Today the public redacted version of Google's (Motorola's) reply brief in the appeal of Judge Posner's Apple v. Motorola ruling was filed. The confidential version was submitted on Monday. Here's the brief (this post continues below the document):
Google (Motorola) filed this brief a week after the European Commission issued a Statement of Objections (SO), a preliminary antitrust ruling, against Motorola Mobility's use of standard-essential patents (SEPs) against Apple in Germany. In its opening brief, Google had claimed that Apple was such an unwilling licensee that injunctive relief should have been available and had warned that Judge Posner's approach to damages for past infringement threatened to devalue SEPs. The reply brief obviously reinforces these points:
- With respect to the risk of low FRAND royalties (and damages) disincentivizing participation in standard-setting, Google points to Qualcomm's amicus curiae brief. There's no doubt about Qualcomm's interest in high FRAND royalties. But I don't think its particular business model must be protected in order to ensure that companies continue to develop industry standards. There are enough device makers with an interest in cellular standards that research and development will be funded even if Qualcomm's revenues and profits shrank.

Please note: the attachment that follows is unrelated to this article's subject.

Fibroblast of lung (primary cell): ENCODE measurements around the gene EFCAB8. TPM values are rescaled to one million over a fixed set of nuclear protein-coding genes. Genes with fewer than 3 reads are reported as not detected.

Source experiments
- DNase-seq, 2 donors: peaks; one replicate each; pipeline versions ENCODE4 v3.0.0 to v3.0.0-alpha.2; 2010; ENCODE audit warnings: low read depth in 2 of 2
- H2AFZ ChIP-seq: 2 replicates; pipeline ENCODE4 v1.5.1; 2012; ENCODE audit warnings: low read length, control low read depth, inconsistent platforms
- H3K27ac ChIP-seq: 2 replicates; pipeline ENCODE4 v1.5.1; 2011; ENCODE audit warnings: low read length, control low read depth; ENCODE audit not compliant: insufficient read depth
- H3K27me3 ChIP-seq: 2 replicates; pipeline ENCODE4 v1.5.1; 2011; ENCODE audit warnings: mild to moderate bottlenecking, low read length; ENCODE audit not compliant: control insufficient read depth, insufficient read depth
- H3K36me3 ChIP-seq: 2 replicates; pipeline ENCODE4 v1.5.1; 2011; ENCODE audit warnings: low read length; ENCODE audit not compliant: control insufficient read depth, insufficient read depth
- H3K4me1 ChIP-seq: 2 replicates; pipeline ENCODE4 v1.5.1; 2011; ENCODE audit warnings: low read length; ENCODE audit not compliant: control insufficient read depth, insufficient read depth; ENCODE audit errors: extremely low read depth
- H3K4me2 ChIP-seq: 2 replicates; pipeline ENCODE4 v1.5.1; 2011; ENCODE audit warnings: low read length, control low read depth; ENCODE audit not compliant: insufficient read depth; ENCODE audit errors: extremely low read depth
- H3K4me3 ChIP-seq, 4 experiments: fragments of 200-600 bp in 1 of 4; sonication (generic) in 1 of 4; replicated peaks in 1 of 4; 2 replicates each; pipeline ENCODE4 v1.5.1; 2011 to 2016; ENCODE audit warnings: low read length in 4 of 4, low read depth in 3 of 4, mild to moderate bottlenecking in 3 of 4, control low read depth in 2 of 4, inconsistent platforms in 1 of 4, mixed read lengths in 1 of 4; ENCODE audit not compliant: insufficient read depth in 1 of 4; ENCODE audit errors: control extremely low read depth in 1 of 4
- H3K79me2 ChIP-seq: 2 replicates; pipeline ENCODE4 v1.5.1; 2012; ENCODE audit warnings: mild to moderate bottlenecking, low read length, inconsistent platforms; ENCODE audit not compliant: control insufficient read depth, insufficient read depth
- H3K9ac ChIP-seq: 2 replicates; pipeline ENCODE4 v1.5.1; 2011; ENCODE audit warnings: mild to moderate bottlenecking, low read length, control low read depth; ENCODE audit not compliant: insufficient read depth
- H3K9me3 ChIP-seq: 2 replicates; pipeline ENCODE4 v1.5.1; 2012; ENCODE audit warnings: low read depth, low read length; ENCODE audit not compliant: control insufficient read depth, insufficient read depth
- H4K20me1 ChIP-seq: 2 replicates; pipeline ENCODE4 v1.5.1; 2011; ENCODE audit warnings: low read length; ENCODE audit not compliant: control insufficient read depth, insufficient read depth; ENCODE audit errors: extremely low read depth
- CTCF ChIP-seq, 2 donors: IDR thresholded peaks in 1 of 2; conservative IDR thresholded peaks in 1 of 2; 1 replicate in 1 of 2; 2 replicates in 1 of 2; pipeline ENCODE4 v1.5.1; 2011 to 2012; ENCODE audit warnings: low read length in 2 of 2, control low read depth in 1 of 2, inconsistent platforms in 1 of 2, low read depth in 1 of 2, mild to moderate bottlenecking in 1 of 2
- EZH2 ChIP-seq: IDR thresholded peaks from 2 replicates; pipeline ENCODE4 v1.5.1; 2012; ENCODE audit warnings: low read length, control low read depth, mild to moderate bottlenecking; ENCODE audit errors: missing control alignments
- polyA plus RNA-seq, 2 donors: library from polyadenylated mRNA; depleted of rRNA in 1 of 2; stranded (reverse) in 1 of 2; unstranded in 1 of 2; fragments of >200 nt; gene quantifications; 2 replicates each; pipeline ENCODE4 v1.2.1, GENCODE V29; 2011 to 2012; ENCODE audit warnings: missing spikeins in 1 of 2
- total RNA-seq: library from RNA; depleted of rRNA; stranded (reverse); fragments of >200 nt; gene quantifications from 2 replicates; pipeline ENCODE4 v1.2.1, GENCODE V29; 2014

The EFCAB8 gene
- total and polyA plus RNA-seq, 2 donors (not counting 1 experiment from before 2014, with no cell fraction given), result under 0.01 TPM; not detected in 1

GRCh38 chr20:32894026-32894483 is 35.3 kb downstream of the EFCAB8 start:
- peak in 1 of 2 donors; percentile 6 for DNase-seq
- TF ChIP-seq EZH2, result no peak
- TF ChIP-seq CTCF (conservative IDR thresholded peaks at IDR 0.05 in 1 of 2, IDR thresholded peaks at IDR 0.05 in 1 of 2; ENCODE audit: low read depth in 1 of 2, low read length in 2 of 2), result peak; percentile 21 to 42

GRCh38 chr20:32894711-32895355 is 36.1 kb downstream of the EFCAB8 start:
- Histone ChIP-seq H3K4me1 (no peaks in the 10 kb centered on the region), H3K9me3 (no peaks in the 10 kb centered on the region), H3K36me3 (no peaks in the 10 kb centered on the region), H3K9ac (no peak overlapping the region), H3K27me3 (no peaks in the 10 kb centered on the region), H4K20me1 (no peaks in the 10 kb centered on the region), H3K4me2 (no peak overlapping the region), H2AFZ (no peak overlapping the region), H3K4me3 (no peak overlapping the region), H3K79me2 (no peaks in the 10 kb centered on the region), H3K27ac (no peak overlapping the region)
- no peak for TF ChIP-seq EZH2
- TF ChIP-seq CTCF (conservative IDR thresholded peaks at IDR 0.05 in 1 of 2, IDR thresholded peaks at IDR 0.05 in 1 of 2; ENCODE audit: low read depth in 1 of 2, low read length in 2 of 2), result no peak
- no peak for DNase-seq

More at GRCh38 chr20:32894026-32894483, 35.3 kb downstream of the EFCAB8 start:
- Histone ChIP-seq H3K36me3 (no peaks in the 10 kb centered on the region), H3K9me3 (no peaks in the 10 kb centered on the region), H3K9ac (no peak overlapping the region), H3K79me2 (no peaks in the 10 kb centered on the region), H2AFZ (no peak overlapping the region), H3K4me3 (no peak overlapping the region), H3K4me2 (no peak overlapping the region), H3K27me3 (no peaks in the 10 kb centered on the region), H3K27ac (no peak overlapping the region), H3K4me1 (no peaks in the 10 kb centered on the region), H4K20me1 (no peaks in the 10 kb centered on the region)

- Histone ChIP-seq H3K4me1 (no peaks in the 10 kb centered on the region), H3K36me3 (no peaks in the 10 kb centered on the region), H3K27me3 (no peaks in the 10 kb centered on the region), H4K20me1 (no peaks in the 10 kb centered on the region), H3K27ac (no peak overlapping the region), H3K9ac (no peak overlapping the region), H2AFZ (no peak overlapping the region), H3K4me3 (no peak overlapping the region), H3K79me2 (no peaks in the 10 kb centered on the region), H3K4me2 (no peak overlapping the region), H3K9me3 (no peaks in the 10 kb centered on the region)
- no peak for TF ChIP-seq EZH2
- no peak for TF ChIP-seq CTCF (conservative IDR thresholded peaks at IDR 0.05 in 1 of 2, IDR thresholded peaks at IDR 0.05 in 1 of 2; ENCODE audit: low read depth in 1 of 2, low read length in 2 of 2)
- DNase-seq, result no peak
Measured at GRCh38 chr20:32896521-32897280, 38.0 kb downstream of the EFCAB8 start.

Google uses more aggressive rhetoric (but doesn't advance any new arguments) concerning Apple's refusal to accede over the years to the 2.25% royalty demand, claiming that "Apple has been intransigent since it began its infringement in 2007" and that "Apple declined to negotiate and continued to infringe while collecting massive profits", and demanding "the opportunity to seek an injunction to stop Apple's six years of ill-gotten gains from stretching into a decade or more".
Google complains that "Apple has gained considerably from its intransigence, while Motorola still has nothing to show for the contributions it made to the standards that have enabled much of the functionality of Apple's devices". This statement contrasts with the fact that after more than two and a half years of litigation Motorola still hasn't proven that Apple infringes even one of its U.S. SEPs. Motorola prevailed on an infringement claim in Germany, but whether the relevant patent (on a countdown) is valid is another question. Motorola forced Apple to withdraw its challenge to the validity of that patent, an imposed condition that the European Commission believes violates European antitrust law.